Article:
The nice thing about plain yogurt is that it's versatile: You can mix it with any fruit, you can use it as a substitute for sour cream, you can put it in a smoothie, you can add chia seeds and turn it into a thick pudding, you can stir in some peanut butter to make a hearty snack or fruit dip, you can make a parfait with granola and berries, etc.

It's also much more cost-effective to buy quart-sized containers of plain yogurt and to add your own sweet toppings than to buy individual containers of flavored yogurt. It doesn't take that long to spoon some yogurt and applesauce into a small container for lunch. My love for yogurt is a little extreme, and I started making my own yogurt last year. One of these days, I'll post the process for making homemade yogurt. Unfortunately, I have not had any success making non-dairy yogurt.

8. Keep a well-stocked fridge and pantry.

the inside of my messy, but well-stocked, fridge

My fridge and cupboards are a total embarrassment. My fridge is practically a weapon, with small projectiles flying out when you open it. Periodically, I deep clean and organize my fridge, but, inevitably, it ends up looking like the photo above.

No matter. I need to have a well-stocked fridge in order to make breakfasts, cook dinners, pack kid lunches, and make grown-up lunches throughout the week. I try to avoid mid-week trips to the grocery store, because I don't have a lot of time during a packed work/school week to shop for groceries. This requires me to be organized, and to think about what I want to cook during the following week before I do big shopping on the weekend. If you have a good supply of fruits, veggies, milk, pasta/grains, frozen veggies, legumes/beans (dry and canned), jarred marinara sauce, nuts, spices, oil, vinegar, condiments, and kid snacks (whatever they may be) it's much easier to get through the week.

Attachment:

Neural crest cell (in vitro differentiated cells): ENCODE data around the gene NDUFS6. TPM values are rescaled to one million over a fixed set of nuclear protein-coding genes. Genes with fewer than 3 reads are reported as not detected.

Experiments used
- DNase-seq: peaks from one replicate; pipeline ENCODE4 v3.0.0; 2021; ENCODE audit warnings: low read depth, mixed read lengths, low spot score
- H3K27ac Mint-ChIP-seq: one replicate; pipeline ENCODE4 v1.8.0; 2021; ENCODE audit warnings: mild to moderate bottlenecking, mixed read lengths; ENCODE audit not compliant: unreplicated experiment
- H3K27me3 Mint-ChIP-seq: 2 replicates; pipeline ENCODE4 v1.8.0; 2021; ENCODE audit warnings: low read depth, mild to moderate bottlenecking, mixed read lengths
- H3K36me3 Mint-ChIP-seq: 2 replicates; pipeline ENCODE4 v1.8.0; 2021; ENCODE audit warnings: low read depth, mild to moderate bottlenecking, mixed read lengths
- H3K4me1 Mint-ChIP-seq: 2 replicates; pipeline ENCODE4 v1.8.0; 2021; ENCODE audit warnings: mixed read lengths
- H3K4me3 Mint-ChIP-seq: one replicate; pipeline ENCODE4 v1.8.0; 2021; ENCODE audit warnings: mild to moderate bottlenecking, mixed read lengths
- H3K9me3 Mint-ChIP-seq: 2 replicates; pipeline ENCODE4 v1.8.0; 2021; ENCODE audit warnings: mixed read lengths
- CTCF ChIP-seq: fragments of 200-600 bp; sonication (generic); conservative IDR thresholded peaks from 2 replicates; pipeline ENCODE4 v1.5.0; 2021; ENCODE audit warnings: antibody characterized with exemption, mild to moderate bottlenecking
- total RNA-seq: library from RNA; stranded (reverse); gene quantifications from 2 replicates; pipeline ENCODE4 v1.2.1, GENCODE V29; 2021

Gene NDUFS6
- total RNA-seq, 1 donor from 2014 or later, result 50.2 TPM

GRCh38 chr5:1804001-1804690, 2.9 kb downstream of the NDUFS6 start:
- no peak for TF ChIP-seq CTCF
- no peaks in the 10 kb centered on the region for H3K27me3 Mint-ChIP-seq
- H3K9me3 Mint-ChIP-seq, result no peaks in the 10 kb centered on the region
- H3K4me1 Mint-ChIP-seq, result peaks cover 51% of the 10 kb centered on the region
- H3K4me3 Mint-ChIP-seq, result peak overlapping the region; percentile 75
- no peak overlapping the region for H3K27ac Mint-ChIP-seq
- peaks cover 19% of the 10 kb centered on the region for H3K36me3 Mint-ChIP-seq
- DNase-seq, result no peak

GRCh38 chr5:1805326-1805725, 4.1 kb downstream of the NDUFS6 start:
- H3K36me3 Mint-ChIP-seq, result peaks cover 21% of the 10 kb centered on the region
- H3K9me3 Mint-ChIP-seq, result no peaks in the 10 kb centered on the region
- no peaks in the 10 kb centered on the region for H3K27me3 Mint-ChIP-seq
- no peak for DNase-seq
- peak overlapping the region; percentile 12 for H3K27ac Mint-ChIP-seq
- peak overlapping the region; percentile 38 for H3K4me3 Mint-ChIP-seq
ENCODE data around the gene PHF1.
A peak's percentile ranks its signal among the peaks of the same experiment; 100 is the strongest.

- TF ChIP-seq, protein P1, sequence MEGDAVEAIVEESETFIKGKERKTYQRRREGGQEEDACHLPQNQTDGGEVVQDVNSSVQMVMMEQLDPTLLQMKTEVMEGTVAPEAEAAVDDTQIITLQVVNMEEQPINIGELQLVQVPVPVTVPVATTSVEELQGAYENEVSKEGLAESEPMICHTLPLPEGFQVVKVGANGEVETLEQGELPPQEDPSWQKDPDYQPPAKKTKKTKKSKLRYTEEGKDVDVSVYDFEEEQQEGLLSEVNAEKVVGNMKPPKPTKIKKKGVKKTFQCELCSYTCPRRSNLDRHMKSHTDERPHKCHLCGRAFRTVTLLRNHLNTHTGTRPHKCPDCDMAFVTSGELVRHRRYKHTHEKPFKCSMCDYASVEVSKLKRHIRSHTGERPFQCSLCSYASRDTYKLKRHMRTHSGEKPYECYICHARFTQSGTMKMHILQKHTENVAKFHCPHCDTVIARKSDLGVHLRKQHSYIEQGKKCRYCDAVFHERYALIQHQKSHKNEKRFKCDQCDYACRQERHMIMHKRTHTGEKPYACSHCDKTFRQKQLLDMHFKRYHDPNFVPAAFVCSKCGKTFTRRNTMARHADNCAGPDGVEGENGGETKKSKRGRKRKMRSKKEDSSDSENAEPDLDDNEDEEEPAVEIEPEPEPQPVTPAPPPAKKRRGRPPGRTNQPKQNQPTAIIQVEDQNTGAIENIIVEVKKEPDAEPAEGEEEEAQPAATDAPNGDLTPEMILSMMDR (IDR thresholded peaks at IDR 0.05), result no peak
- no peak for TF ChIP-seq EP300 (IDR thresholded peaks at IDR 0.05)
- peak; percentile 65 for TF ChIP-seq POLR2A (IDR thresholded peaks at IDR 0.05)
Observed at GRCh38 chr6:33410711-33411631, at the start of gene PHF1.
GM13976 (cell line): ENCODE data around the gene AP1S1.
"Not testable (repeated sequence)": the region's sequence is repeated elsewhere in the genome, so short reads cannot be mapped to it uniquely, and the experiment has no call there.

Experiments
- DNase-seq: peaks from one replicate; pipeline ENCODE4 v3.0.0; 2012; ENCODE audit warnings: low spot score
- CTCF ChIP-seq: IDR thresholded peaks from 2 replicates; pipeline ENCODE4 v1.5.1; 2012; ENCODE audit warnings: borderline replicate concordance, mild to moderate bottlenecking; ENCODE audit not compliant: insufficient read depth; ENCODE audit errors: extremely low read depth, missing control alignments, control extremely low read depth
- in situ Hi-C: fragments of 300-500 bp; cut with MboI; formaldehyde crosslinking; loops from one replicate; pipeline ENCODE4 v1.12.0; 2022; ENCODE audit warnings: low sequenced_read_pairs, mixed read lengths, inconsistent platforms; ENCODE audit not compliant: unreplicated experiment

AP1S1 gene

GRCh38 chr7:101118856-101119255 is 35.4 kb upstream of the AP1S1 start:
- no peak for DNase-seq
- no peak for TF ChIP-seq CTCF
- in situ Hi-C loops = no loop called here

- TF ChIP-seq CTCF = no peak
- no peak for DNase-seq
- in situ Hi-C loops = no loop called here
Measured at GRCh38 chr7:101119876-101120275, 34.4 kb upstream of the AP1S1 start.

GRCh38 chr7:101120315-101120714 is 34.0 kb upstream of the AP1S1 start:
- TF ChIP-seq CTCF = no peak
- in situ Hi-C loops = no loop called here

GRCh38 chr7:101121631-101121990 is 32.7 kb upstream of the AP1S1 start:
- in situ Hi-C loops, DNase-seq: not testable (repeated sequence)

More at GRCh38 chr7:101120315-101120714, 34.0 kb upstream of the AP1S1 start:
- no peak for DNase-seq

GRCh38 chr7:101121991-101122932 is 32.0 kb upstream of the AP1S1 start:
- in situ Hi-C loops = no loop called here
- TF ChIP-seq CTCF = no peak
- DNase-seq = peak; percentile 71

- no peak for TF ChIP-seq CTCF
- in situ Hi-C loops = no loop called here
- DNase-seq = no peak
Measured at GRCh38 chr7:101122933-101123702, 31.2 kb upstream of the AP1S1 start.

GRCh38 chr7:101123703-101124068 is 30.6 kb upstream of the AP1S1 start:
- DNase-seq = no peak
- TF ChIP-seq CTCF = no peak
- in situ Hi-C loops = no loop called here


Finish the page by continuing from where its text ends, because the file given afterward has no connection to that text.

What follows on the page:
9. Find shortcuts that work for you.

Everyone has her own challenges during the week. For me, it makes sense to pack lunch during dinner prep or clean-up. If you're a morning person or an early riser, you might want to tackle lunch packing before the kids get up. I do a lot of cooking during the week, because I love cooking and find that it actually relieves stress to be in the kitchen. I prefer cooking to watching TV. As a result, I tend to make a lot of school lunches with dinner leftovers.

Image: Andres Moreno via Flickr Creative Commons

Not everyone has the time or inclination to do this much cooking; you have to find what works for you. No matter what you pack for your kids' lunches, it's almost certainly better than what they'll get in the school cafeteria if they are in public school in the U.S. (or what you got in your lunch bag if you grew up in the 1970s or 80s).

10. Fruit is beautiful: Put it on display, in easy reach of your kids.

apples on the dining room table

I love to decorate with fruit. I live in California, and am extremely fortunate to have access to amazing fruit year-round. Once I've cleaned all my fruit from the farmers market, if it's okay to store at room temperature, I put it on pretty melamine trays (mostly from Target and Ikea) in the kitchen and dining room. Fruit is always in easy reach of the kids. They can grab an apple in the morning to pack as a snack for school, and they can dig into a big nectarine if they are hungry after school. If kids see fruit all the time, they'll learn to love it. Trust me: You want the fruit out in the open and the Goldfish hidden away in the cupboard.

pears, asian pears and limes